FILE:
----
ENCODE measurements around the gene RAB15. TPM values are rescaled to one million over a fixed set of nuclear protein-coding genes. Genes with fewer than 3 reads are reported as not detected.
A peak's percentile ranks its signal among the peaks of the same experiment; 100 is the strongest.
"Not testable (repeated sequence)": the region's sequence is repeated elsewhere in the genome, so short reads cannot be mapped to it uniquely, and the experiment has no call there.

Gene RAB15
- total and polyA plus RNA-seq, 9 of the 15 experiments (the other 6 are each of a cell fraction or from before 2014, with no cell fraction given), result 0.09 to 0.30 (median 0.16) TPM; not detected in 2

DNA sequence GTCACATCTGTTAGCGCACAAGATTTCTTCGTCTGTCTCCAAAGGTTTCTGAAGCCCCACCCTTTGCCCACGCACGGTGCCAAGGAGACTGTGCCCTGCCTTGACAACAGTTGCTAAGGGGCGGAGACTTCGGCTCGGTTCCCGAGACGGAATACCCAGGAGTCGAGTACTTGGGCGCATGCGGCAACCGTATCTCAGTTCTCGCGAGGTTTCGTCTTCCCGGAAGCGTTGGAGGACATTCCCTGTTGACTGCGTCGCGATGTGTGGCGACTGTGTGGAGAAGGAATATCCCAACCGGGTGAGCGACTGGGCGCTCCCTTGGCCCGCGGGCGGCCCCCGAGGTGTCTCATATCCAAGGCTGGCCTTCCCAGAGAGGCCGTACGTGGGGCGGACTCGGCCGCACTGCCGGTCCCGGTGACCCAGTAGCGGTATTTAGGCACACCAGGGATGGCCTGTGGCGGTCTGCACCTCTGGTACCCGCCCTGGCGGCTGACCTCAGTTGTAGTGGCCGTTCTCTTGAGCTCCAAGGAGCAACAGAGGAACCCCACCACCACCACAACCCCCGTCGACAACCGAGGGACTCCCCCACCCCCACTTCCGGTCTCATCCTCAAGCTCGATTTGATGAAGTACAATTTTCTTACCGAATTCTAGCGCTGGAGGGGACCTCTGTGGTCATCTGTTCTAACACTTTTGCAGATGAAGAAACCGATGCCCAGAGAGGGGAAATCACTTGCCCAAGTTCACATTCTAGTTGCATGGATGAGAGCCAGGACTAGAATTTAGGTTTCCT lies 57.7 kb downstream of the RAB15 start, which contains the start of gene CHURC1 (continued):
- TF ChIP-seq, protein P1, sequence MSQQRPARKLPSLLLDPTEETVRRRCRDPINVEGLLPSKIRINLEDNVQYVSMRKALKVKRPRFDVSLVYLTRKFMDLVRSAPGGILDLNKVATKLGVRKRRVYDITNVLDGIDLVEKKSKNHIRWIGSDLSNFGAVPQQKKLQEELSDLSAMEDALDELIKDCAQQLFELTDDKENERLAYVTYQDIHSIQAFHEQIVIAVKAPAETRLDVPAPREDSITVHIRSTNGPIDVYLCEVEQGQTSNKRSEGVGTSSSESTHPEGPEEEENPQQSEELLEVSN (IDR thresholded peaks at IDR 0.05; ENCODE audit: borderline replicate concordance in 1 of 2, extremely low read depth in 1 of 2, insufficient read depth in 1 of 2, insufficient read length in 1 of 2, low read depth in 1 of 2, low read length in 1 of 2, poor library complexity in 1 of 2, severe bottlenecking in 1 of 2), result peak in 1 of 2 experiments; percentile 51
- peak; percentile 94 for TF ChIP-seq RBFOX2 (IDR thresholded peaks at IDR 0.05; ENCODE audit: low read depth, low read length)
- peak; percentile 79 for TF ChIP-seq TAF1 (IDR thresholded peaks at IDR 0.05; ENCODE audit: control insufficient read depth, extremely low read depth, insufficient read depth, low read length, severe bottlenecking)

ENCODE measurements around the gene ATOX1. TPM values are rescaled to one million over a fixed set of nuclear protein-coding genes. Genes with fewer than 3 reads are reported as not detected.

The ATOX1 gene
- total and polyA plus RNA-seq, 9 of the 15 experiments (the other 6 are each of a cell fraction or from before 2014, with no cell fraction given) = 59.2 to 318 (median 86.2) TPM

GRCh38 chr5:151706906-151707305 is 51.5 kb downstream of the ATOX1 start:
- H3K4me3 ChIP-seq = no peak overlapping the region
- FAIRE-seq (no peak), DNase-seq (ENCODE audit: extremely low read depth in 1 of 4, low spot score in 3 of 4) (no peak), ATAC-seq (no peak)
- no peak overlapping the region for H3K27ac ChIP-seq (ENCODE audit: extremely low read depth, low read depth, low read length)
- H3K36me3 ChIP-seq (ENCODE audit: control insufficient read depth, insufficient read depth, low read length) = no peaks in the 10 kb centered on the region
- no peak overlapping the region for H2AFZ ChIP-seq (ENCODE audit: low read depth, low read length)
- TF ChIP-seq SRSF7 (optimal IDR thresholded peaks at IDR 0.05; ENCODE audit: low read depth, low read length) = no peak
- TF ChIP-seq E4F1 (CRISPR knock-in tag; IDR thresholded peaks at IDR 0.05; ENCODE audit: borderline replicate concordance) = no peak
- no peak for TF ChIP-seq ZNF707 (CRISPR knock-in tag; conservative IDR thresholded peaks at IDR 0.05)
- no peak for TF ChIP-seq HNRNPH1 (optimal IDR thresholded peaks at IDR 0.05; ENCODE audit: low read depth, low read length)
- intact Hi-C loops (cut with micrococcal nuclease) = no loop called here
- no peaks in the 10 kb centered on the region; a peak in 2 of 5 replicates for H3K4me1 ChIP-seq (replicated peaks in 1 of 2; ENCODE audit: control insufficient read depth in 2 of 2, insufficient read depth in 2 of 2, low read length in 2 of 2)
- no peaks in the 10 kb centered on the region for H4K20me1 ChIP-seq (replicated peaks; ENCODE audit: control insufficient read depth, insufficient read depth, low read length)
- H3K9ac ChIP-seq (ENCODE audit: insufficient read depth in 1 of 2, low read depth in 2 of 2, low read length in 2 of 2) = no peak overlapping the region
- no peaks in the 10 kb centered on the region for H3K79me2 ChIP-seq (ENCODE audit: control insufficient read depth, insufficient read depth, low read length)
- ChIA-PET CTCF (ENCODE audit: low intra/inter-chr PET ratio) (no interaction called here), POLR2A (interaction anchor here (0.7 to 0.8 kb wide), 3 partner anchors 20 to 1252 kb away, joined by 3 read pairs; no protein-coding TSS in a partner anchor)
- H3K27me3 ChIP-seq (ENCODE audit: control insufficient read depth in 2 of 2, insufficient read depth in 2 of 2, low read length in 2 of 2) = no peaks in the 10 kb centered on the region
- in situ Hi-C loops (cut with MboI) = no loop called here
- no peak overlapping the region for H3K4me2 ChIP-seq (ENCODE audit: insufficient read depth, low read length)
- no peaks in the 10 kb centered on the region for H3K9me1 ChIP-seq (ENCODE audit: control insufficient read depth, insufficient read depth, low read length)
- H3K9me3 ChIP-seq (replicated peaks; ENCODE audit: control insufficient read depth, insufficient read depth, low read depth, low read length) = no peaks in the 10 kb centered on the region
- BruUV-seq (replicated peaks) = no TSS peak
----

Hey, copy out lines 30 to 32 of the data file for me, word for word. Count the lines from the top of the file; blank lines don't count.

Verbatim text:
- in situ Hi-C loops (cut with MboI) = no loop called here
- no peak overlapping the region for H3K4me2 ChIP-seq (ENCODE audit: insufficient read depth, low read length)
- no peaks in the 10 kb centered on the region for H3K9me1 ChIP-seq (ENCODE audit: control insufficient read depth, insufficient read depth, low read length)